3.4. OTU Analysis
Figure 3 shows the operational taxonomic unit (OTU) number of all the bacteria in the gut. When compared with the CG group, the MG group had 224 identical species, the TG group had 315 identical species, the HG group had 316 identical species, and the TYG group had 270 identical species. Further, when compared with the MG group, the TG group had 314 identical species, the HG group had 311 identical species, and the YXG group had 308 identical species. Between the TG group and the HG group, there were 389 identical species. It can be seen that after the treatment using the Caoguo-4 decoction volatile oil, the number of bacterial OTUs in the HG group is the same as that in the TG group; further, there was similar number of bacterial OTUs in the TG group and the CG group. The results indicate that the simultaneous use of the Caoguo-4 decoction volatile oil and the Caoguo-4 decoction can effectively restore intestinal microbiota and restore intestinal microecological environment.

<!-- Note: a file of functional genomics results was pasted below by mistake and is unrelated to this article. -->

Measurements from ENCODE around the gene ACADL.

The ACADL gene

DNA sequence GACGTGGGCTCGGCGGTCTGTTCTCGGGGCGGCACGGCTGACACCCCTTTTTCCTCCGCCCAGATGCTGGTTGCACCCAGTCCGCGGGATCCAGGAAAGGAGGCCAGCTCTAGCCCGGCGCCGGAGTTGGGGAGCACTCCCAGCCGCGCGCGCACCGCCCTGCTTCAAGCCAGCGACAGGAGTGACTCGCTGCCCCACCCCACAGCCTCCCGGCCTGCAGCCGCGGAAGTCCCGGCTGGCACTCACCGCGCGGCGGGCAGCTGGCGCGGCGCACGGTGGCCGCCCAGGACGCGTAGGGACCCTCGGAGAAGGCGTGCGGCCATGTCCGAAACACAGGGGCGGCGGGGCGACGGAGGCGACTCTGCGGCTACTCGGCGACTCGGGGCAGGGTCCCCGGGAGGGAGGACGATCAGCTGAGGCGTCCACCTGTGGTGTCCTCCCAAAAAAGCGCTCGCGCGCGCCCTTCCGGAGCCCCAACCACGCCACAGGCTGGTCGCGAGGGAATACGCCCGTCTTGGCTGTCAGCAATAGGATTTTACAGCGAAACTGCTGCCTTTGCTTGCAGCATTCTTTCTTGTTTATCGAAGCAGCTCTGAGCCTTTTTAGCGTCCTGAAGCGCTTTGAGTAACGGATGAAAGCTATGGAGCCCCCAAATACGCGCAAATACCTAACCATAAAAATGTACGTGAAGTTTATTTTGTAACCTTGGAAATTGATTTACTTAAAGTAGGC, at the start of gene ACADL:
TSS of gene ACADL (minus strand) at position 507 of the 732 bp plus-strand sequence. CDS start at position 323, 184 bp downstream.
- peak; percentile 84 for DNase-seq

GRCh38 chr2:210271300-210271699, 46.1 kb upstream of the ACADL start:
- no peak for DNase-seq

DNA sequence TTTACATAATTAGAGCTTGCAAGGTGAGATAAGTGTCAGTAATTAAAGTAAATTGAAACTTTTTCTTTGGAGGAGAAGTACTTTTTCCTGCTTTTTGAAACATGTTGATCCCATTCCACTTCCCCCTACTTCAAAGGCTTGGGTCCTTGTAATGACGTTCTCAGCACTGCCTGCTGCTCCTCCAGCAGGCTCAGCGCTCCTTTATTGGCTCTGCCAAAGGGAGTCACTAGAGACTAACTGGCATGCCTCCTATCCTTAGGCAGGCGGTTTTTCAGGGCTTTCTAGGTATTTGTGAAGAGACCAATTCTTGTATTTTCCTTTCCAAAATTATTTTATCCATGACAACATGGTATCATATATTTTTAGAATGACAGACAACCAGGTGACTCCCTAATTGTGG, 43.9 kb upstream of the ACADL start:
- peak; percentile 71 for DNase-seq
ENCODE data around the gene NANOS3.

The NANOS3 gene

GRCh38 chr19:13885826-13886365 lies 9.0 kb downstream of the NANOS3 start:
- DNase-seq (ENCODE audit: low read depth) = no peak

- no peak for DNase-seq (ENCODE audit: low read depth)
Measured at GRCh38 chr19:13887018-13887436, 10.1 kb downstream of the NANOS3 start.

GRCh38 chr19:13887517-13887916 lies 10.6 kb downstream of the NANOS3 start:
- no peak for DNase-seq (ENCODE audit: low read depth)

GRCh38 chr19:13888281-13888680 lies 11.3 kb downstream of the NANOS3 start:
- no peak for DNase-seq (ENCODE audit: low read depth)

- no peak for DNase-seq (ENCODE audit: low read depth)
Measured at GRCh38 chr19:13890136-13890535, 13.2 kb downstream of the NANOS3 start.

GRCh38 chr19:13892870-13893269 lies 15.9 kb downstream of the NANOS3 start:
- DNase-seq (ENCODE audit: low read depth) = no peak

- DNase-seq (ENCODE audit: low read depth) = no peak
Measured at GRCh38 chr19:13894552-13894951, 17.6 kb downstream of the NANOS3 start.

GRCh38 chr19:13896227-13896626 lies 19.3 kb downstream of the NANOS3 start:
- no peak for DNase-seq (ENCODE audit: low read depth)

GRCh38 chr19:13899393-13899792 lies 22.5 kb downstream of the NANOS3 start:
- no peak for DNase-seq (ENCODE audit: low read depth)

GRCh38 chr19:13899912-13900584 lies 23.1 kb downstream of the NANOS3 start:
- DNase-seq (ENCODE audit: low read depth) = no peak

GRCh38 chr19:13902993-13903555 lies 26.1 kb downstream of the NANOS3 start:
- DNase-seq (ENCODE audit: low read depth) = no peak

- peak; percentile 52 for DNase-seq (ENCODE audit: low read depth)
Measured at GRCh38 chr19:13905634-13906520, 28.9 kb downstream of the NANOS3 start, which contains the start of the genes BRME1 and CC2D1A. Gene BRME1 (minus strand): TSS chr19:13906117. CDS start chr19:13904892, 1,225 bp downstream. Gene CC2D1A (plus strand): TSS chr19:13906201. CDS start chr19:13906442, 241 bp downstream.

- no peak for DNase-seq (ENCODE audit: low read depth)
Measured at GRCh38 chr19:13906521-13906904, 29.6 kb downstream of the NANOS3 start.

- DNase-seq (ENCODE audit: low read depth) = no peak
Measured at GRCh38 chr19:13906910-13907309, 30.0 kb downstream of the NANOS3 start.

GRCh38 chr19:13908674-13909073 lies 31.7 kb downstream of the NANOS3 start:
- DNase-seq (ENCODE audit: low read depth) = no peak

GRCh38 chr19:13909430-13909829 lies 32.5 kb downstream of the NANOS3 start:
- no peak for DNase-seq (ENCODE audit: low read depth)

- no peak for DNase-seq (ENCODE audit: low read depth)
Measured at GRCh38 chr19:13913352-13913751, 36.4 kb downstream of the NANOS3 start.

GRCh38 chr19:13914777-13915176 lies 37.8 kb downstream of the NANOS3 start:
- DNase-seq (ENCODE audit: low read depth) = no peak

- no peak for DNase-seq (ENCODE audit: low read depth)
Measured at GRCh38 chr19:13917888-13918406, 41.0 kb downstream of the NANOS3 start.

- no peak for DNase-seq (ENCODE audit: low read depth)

In Figure 4, we find that the YXG group points are more dispersed, indicating that the intestinal microbial community in this group of rats is the most different. However, the TG group and the HG group points are relatively concentrated, indicating that the difference between the two groups of rat’s intestinal microbial community is small. Interestingly, in the HG group, the difference was minimal.
3.5. Alpha Diversity Analysis
The good coverage value for each group was greater than 0.99, indicating that the results of this sequencing can reflect the actual situation of microorganisms in the sample. The results of alpha diversity analysis between groups (Figure 5) indicated that compared with the CG group, the intestinal microbiota richness index (Figure 5, chao1 and observed species) (Table 2) in the MG group was significantly reduced () and the diversity index (PD whole tree) significantly decreased (). Further, compared with the MG group, the intestinal microbiota richness index (Figure 5, chao1 and observed species) of rats in the TG group and HG group was significantly increased () and the diversity index (whole tree) increased significantly ().There was no significant difference in the YXG group (). Further, there was no significant difference in the Shannon index (Figure 5, Shannon) in each experimental group (), which indicated that the intestinal microbiota of spleen deficiency diarrhea rats had been well recovered posttreatment with Caoguo-4 decoction.